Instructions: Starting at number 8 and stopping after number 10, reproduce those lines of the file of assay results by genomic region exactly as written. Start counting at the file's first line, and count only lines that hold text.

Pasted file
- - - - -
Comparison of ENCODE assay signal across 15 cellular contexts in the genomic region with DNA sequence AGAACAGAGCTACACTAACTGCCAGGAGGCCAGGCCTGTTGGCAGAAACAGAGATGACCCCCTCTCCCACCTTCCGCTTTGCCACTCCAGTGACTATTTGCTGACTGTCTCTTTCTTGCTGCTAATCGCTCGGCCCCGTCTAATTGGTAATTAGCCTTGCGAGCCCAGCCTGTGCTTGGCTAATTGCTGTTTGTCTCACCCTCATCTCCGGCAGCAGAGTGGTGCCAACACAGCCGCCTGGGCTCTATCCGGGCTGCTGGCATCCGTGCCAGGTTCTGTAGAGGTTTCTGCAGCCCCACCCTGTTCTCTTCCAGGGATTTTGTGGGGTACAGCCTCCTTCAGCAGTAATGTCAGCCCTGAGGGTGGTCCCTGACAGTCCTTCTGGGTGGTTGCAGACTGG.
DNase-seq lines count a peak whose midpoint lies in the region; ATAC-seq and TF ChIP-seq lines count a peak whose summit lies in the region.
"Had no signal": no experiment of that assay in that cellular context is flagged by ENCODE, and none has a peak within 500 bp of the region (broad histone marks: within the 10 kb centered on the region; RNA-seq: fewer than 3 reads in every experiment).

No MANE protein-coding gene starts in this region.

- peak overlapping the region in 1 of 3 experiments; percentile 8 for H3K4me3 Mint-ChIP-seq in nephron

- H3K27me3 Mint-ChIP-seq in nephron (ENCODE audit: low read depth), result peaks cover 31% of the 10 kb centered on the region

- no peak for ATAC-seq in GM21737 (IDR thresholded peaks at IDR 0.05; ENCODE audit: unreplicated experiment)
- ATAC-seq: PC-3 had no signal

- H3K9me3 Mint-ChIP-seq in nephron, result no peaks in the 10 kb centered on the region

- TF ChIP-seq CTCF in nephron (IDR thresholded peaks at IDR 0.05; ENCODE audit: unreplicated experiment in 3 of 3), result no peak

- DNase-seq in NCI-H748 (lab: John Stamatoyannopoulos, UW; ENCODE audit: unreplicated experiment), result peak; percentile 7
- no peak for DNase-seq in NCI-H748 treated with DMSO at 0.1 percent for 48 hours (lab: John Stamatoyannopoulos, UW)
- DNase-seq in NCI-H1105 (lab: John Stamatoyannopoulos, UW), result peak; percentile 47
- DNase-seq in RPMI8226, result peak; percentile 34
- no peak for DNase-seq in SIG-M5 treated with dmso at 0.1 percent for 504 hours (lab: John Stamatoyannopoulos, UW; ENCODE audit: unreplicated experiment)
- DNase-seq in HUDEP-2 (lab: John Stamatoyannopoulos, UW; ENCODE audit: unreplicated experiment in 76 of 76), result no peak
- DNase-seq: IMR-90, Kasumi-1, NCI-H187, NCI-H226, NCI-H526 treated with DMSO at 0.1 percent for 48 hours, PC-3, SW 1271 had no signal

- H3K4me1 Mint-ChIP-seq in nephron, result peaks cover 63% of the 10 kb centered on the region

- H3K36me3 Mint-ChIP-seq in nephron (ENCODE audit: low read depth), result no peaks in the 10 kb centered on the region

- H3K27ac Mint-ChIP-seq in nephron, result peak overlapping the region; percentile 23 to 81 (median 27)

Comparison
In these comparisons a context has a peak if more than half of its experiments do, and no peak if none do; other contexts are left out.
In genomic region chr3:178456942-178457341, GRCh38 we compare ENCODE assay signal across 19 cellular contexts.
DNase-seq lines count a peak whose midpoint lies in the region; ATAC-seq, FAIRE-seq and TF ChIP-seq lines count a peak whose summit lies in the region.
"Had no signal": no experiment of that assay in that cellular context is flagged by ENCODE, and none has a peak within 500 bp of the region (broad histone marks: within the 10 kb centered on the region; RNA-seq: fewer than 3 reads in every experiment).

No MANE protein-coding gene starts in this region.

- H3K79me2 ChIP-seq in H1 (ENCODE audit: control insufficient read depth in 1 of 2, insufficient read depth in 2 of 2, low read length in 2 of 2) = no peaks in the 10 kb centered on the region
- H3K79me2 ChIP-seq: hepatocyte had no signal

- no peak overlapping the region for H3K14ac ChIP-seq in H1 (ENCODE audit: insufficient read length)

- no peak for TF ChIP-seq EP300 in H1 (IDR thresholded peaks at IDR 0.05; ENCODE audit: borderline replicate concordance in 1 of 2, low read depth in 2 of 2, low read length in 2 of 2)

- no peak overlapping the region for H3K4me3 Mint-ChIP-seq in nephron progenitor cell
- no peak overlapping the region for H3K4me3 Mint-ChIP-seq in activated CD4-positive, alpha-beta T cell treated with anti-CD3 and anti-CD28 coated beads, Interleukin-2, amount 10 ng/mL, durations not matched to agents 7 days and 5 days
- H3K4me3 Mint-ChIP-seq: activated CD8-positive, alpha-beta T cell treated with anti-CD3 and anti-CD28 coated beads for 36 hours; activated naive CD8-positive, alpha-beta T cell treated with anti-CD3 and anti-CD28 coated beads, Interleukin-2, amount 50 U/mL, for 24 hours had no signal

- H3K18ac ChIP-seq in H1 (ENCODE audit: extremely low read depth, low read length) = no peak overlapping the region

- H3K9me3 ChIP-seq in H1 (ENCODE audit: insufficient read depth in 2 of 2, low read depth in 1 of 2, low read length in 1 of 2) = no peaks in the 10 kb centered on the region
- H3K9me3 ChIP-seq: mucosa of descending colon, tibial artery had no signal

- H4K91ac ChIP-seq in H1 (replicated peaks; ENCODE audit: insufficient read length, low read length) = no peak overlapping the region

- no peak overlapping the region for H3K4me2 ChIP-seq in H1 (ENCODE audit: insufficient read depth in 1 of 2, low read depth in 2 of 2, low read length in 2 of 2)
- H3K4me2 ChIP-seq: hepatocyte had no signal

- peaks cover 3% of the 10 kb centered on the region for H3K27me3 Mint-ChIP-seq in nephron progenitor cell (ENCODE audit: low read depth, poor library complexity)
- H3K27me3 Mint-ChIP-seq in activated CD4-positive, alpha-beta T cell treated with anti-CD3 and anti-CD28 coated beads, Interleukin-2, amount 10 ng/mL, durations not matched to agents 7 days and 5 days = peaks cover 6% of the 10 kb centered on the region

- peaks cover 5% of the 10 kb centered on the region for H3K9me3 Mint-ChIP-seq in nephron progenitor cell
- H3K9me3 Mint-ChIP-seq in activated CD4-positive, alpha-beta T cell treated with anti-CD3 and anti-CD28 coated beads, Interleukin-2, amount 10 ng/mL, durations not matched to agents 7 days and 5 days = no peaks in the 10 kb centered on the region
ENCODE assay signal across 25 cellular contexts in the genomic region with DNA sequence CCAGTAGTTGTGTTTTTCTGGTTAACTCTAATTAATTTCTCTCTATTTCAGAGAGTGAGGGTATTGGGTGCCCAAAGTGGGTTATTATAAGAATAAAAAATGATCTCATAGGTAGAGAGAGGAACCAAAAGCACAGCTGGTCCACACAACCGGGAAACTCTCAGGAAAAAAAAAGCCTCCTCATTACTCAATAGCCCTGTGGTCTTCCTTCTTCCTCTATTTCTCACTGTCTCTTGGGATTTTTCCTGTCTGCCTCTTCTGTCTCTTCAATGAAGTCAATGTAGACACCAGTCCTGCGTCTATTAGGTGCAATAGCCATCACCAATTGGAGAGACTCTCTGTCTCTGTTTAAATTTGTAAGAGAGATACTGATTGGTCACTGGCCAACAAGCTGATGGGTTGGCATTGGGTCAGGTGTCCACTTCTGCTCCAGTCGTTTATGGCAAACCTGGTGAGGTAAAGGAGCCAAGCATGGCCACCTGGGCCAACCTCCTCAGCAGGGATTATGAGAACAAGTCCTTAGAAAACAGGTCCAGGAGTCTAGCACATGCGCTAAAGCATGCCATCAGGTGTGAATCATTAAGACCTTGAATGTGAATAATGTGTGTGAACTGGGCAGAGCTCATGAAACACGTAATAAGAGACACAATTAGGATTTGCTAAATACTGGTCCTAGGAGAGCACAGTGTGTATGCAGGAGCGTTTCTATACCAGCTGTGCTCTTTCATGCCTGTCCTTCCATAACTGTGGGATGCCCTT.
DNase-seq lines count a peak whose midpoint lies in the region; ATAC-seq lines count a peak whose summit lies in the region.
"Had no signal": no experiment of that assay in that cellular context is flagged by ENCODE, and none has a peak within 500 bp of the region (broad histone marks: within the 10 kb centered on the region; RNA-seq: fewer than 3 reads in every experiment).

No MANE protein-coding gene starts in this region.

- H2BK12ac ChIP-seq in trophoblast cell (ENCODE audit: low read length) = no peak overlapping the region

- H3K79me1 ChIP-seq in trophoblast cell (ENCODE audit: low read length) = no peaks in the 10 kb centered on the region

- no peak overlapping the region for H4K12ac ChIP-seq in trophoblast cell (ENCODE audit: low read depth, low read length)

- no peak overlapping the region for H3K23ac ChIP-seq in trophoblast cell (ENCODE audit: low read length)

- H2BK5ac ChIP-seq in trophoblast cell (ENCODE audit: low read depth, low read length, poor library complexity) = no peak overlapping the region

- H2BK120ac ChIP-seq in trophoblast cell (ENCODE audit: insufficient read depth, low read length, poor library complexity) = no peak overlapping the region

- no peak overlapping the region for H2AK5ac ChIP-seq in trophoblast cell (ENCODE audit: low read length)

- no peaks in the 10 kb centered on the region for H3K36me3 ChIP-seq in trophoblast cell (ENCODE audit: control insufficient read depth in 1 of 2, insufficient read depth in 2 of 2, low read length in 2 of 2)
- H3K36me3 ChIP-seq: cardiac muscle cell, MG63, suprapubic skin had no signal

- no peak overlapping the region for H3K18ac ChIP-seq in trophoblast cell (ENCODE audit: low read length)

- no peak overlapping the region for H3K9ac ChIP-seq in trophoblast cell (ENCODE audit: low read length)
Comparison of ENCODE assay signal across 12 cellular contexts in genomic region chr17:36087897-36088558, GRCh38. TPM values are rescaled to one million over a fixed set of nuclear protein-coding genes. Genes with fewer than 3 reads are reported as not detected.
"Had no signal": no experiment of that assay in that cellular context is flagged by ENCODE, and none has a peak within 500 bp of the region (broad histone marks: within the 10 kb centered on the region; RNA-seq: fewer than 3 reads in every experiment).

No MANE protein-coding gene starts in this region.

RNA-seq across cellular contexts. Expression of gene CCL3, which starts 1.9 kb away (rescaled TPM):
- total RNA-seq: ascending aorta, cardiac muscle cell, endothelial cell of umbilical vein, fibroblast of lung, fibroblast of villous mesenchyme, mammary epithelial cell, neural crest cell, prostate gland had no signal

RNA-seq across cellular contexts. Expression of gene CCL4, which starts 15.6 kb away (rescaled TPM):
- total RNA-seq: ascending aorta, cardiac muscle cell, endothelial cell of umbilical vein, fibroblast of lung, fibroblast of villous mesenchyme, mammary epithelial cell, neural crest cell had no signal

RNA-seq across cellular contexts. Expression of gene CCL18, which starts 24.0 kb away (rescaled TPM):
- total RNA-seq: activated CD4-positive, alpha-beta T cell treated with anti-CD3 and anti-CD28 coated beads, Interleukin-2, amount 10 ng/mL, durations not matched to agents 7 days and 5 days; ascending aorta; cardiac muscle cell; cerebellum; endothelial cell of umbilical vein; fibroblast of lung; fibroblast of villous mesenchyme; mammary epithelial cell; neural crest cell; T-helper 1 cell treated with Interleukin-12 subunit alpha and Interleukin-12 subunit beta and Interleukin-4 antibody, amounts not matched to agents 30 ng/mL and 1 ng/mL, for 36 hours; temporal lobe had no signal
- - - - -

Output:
- ATAC-seq: PC-3 had no signal

- H3K9me3 Mint-ChIP-seq in nephron, result no peaks in the 10 kb centered on the region

- TF ChIP-seq CTCF in nephron (IDR thresholded peaks at IDR 0.05; ENCODE audit: unreplicated experiment in 3 of 3), result no peak